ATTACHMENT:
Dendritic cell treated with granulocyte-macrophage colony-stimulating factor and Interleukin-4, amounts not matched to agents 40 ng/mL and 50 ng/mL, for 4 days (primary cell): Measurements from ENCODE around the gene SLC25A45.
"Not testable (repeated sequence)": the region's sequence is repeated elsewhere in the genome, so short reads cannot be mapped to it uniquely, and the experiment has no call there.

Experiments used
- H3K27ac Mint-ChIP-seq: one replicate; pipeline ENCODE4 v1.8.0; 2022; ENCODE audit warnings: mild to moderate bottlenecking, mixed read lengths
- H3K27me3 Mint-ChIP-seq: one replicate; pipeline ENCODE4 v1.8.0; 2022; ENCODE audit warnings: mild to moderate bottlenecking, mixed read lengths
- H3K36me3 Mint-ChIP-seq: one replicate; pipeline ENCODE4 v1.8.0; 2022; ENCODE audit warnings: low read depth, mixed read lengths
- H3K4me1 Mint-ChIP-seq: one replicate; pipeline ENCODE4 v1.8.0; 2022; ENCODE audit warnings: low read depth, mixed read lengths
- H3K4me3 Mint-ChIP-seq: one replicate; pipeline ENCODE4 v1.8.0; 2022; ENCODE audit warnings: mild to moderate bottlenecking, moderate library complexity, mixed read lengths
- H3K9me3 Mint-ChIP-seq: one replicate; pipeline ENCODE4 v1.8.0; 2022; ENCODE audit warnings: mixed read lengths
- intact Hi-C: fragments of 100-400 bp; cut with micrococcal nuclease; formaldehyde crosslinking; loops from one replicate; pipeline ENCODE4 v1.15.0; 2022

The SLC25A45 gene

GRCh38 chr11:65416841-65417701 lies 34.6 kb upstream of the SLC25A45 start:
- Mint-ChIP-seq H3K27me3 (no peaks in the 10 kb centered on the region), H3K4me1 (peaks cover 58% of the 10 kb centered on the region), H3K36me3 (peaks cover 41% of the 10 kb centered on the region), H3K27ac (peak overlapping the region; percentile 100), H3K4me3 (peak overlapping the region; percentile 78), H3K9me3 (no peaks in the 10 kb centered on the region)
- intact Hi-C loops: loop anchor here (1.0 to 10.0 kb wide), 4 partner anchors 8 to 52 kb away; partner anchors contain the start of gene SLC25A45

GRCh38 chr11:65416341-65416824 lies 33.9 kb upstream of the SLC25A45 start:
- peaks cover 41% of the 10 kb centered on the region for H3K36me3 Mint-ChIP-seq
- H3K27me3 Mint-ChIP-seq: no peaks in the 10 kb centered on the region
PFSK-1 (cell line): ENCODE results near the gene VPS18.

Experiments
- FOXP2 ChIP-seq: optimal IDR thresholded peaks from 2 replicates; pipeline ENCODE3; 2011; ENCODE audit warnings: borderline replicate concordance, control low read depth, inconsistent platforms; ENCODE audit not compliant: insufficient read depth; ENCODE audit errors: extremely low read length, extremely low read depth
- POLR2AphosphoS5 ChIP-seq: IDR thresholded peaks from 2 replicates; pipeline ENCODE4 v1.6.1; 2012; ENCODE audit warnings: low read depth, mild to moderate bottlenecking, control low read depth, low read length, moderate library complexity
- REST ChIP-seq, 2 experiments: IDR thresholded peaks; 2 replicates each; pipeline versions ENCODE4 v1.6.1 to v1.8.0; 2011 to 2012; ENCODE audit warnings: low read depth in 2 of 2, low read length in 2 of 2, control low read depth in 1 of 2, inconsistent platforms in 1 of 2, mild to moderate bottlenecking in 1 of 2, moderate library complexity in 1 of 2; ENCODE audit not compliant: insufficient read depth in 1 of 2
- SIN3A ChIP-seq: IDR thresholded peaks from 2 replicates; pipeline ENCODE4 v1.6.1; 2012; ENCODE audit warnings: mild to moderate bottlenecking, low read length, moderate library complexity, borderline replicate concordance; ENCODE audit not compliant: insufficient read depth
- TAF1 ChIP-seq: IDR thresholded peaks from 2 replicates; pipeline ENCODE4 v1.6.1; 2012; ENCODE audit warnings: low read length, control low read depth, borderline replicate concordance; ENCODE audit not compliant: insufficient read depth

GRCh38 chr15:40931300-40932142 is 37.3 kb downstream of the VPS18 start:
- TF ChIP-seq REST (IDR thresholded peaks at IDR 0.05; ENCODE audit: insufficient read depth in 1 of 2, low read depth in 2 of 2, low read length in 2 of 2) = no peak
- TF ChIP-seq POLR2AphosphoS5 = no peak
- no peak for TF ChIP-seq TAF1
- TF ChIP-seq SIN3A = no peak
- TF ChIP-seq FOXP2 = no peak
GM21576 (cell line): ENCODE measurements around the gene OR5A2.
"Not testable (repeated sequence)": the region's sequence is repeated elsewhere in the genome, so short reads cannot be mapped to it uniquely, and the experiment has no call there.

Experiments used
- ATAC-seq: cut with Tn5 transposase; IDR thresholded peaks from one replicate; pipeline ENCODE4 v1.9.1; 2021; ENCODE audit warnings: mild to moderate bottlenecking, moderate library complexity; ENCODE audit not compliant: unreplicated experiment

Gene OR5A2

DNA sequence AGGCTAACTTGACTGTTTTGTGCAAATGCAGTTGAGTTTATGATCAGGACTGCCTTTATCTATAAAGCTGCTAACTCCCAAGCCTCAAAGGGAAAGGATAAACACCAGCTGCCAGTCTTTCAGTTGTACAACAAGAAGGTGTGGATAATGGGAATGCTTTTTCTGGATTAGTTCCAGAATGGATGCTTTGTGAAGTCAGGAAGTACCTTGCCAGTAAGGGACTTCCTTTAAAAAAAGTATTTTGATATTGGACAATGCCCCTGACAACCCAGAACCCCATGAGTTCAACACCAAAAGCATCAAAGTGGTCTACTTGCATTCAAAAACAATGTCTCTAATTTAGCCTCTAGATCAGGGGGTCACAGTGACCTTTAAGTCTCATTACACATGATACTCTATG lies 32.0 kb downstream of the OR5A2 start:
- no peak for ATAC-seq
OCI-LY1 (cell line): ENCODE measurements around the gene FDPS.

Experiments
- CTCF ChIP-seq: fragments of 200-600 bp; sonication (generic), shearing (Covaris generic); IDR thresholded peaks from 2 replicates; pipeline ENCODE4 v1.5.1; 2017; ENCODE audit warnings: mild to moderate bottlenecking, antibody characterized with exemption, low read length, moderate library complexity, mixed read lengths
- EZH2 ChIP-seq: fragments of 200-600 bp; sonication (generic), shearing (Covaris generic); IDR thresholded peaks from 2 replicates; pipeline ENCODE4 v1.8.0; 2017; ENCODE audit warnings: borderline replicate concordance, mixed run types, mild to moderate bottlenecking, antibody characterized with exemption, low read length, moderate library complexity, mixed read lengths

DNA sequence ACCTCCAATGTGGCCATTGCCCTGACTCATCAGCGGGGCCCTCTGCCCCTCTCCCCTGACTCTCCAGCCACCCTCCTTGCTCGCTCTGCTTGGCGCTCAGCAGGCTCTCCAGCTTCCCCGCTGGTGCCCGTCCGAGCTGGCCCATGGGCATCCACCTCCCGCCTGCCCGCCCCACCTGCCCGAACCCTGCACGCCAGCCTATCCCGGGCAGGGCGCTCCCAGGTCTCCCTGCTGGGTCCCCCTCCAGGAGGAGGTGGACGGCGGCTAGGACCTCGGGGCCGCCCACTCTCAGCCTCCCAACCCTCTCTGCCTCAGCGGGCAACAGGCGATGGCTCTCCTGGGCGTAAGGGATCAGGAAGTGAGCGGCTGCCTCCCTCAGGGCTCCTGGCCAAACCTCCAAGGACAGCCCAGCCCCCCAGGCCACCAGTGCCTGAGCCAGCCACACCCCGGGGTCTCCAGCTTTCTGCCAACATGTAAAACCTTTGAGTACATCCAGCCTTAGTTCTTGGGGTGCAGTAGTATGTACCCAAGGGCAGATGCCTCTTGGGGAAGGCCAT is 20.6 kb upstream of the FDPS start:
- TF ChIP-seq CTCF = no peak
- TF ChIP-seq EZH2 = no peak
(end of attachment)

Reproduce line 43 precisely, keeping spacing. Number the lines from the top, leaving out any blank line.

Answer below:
- TF ChIP-seq CTCF = no peak